Sonarworks Plugin - You don't need it ?

Discussion in 'Mixing and Mastering' started by neo lover, Apr 16, 2016.

  1. boltoz

    boltoz Newbie

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    Thank you for taking the time to do this! Unfortunately (for me, at least :)) the sennheiser 600 profile has no eq adjustment--still just flat eq. Could you possibly redo the Sennheiser 600 Q clone and repost? I would really appreciate it!!!
     
  2. neo lover

    neo lover Kapellmeister

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    I do not plan on using the plugin myself or the work around I have suggested - I know my headphones well enough - In fact - My last singed EP and current LP were all written and mixed on headphones - Without the need to help the developer - If the developer wanted to help you he'd have released those basic EQ curves for free - And perhaps sold the custom versions at a more reasonable price - I do not know how the developer as you put it: gets the response curve of the headphones - But I'd hazard a guess at it not costing that much money and that the so called: expertise is not all that expert - I'd guess starting with the headphone manafactures specification would take me most of the way there - History going back as far and further than Schubert Chopin suggest to me that: no one needs the Sonarworkx plugin on their master out -
     
  3. Hans242

    Hans242 Producer

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    What to do with this knowledge without a proper monitoring system?
     
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  4. bellegear

    bellegear Noisemaker

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    Sonarworks is not to be mixed up with crossfeed plugins like 112dB Redline Monitor etc. Those try to give a perception of headphone listening in front of the head instead of the normal perception inside the head or at its sides. They do this by applying a certain HRTF (head-related transfer function), which among other things tries to artificially replace the crossfeed from one channel into the other which takes place when a listener sits in front of a pair of loudspeakers (and which necessarily is missing with headphone listening).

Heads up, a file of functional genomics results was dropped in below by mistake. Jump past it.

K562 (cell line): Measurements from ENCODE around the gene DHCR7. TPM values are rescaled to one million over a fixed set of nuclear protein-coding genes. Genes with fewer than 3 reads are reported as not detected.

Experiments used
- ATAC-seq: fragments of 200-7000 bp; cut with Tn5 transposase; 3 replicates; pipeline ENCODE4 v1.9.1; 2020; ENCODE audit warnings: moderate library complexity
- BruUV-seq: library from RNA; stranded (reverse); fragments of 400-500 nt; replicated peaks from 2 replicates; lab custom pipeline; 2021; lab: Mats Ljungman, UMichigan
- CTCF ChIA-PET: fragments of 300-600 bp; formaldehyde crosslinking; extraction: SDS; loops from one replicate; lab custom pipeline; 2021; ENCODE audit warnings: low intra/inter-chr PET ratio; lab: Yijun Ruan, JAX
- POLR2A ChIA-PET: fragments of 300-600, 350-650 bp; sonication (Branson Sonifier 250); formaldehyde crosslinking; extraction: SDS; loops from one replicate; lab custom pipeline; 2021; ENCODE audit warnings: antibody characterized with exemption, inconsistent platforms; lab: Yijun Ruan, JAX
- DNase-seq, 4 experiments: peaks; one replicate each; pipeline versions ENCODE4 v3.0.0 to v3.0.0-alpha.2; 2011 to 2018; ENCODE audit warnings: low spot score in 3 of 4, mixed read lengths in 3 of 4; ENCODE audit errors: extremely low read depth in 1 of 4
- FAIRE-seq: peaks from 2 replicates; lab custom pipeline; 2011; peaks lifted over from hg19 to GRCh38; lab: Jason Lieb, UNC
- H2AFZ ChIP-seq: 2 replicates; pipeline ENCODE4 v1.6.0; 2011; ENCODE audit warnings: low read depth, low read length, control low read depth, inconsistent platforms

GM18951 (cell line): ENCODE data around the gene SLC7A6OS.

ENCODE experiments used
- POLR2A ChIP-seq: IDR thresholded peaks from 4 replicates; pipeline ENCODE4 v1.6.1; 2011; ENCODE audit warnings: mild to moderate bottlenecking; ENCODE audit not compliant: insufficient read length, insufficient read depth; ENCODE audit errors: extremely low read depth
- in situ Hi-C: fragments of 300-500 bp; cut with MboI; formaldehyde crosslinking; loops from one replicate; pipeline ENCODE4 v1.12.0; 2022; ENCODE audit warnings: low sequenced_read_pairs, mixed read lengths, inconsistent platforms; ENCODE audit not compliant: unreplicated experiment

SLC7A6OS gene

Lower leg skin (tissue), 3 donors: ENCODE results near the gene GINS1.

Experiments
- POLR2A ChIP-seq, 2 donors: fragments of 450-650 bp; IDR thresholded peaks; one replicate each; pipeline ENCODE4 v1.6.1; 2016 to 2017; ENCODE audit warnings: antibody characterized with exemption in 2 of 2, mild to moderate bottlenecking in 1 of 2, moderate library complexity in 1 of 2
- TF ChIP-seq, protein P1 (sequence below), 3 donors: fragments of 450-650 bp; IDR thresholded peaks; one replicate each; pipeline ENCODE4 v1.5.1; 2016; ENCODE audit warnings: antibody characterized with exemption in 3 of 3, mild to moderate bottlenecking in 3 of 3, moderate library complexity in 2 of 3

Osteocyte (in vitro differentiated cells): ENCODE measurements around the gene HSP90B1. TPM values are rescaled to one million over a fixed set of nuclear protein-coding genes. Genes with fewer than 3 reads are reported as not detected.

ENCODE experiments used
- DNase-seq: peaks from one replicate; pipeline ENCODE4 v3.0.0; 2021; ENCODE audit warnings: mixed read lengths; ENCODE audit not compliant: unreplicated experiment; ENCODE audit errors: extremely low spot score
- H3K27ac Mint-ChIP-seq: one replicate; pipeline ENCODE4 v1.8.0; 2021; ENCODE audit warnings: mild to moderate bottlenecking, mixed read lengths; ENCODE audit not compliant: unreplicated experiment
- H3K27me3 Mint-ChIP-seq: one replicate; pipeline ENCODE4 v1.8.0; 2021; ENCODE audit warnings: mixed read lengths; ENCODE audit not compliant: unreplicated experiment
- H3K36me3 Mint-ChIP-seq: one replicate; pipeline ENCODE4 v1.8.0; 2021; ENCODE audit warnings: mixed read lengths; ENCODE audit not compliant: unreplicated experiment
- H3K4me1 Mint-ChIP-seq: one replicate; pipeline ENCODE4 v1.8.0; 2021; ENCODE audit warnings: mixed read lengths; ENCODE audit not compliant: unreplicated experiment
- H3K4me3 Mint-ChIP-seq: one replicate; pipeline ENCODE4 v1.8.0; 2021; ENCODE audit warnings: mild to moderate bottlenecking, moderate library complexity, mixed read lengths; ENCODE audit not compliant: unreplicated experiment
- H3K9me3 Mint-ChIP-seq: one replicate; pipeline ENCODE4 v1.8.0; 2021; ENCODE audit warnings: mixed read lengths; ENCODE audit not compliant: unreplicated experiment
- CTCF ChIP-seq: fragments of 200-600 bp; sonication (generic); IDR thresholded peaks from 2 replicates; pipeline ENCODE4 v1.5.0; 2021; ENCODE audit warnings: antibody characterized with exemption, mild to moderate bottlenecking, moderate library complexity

Sonarworks, on the contrary, is all about EQing the headphone response. I tried it some weeks ago, and as far as I remember there is no crossfeed function in there.
    So, yes, it "simply" does EQ and can be "replaced" by a matching EQ which matches the EQ-corrected output from Sonarworks (using pink noise as described).

    This doesn't mean that Sonarworks is of no use, as there is one remaining thing that the match EQ cannot deliver: Matching EQ matches an average response curve as published by Sonarworks, but your individual pair of headphones might differ from that average response.
    You can send your headphones to Sonarworks for creation of a custom, special calibration curve.

    Other than that, a matching EQ can do the same work.

    But the problem is a deeper, more complicated one, to my mind. The question is at all whether a calibration response curve (be it the average curve published by Sonarworks or an individually measured curve for customers' headphones sent in to Sonarworks) does properly reflect the reality. In other words: Do their measurements correctly tell what reaches your individual eardrums from your individual headphones??
    Even if there would be a complete agreement on the target response ---e.g. in that the Harman target curve shall represent the frequency response which to strive for at the eardrum---, this would denominate only the target and would only be of any help if we could correctly measure the status quo, i.e. the actual response (at the eardrum) from the relevant headphones.
    It is not difficult to produce an EQ curve to counteract the differences between the target (e.g. the Harman target curve) and the actual response, but it is very difficult to reliably tell which IS the actual headphone response at the eardrum.

    Five different institutions/ measurement setups doing the measurement of the relevant headphones' response will produce five different response curves. So you get five different EQ correction curves, due to five different states of the details of difference between the actual headphone response and the target curve.